I work a lot next to this open door with a balcony off to two flowering pear trees. For about three years now I’ve idly heard this bird, and finally I’m going to identify it. Well, it’s (I think, to the best of my knowledge) called “Anna’s Hummingbird.” Isn’t that ironic?

Anna’s Hummingbird

I think it’s a female since it’s brown. When I play the video, the bird replies, it’s kinda cute.

Hummingbirds are *fascinating*. Besides what we know about how they eat 3X their body weight every day, they usually just sit around, eating only 10% of their day. They also go into “torpor” frequently, and store their food for really long migrations. They are only in the Americas, and evolutionarily they’re from Central America, I guess. But then there’s this fascinating bit about lost fossils found in a museum cupboard:

In 2004, Dr. Gerald Mayr of the Senckenberg Museum in Frankfurt am Main identified two 30-million-year-old hummingbird fossils and published his results in Nature.[13] The fossils of this primitive hummingbird species, named Eurotrochilus inexpectatus (“unexpected European hummingbird”), had been sitting in a museum drawer in Stuttgart; they had been unearthed in a clay pit at Wiesloch-Frauenweiler, south of Heidelberg, Germany and, because it was assumed that hummingbirds never occurred outside the Americas, were not recognized to be hummingbirds until Mayr took a closer look at them.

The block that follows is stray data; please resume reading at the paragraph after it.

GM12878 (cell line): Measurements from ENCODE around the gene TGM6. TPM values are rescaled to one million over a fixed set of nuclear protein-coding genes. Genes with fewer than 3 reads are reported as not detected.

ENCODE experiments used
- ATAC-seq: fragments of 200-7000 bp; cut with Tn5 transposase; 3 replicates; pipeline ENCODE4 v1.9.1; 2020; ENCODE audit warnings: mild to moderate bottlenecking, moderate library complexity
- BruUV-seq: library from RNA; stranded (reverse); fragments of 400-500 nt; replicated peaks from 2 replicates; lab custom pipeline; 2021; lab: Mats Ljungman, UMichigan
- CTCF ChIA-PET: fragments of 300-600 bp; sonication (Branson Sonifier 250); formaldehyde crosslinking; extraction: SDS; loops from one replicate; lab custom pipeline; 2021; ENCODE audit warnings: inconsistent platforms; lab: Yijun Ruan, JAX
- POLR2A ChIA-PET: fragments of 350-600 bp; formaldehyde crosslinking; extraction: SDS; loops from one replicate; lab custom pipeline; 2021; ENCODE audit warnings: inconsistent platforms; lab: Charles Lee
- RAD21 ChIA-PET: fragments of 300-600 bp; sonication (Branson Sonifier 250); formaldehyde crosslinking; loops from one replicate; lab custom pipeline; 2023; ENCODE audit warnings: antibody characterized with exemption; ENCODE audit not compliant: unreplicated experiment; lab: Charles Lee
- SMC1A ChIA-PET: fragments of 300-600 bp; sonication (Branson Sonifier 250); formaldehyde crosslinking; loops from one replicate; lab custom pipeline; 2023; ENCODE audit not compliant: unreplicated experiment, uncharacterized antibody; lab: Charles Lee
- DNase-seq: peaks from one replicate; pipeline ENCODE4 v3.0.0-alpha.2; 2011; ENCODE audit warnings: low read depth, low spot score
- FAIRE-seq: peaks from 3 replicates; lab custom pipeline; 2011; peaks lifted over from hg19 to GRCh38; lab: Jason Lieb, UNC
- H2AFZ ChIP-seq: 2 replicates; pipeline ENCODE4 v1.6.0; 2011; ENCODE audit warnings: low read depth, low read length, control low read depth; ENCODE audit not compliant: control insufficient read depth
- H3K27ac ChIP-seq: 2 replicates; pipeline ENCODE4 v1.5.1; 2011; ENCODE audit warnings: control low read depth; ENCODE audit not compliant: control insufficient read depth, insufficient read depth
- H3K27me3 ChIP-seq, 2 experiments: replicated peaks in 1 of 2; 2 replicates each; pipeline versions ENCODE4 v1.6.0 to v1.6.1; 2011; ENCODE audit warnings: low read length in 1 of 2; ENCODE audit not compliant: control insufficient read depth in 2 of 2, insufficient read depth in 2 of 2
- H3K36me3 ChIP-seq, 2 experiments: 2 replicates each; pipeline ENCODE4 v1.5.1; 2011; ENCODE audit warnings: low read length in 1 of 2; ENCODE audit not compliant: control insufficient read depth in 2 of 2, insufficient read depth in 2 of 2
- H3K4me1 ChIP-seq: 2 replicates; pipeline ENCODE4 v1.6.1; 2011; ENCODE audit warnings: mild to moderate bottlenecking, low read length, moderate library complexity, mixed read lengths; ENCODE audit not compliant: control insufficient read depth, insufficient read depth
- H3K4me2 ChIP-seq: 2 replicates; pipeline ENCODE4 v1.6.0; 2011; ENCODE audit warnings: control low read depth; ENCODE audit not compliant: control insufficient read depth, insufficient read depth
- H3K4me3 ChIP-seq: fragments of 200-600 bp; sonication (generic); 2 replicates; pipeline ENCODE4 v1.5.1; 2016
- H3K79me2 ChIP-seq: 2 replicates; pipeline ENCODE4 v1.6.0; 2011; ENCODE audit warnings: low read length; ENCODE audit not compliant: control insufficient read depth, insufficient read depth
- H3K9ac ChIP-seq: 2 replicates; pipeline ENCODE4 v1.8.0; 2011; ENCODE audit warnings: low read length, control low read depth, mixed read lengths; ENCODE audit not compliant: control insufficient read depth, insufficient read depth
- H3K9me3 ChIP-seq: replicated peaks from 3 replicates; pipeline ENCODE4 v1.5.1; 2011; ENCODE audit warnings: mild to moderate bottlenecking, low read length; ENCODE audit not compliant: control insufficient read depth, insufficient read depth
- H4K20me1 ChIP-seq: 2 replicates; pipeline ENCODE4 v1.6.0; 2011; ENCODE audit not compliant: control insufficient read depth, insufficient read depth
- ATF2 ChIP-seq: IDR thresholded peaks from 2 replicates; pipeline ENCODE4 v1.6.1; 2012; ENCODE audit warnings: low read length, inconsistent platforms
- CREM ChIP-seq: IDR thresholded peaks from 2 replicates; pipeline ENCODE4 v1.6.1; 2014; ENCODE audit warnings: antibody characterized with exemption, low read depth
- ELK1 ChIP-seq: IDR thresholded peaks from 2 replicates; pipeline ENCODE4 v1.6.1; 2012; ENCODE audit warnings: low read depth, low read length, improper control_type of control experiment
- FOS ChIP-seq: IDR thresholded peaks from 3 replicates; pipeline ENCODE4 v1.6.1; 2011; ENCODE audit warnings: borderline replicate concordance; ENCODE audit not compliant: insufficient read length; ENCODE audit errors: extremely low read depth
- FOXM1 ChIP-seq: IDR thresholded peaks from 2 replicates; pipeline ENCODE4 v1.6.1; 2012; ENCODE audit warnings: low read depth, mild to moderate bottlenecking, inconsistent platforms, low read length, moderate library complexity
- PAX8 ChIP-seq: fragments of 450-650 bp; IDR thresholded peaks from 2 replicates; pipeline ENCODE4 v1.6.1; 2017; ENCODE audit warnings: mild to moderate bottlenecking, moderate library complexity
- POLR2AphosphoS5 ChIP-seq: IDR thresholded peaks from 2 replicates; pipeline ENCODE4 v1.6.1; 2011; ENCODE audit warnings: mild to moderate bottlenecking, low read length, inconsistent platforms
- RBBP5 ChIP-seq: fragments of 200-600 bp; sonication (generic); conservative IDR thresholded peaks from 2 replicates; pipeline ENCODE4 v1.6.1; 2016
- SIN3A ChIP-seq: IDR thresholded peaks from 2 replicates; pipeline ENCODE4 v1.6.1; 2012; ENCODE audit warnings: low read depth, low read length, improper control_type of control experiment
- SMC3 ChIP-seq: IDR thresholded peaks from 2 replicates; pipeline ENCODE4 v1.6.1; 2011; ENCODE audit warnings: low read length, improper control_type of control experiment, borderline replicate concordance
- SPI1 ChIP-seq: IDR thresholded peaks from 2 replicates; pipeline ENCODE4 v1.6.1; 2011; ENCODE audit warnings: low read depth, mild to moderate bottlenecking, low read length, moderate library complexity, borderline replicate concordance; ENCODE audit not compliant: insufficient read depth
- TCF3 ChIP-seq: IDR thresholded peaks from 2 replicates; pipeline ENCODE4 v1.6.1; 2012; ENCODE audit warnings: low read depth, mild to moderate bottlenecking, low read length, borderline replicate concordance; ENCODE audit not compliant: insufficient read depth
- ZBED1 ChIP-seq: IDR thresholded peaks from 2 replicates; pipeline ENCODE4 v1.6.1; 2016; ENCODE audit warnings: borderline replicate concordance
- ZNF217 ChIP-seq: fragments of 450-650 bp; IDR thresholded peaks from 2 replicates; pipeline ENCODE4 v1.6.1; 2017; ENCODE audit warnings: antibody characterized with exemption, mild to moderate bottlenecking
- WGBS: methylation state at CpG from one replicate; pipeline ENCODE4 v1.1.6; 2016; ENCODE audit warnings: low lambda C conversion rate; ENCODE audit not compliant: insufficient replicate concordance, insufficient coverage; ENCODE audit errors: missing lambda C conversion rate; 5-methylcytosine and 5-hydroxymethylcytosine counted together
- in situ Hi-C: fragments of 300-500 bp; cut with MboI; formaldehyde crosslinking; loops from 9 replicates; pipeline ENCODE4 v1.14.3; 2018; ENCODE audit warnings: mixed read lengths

Wikipedia, “Hummingbirds”
David Leahy’s Birds of Northern California, “Anna’s Hummingbird”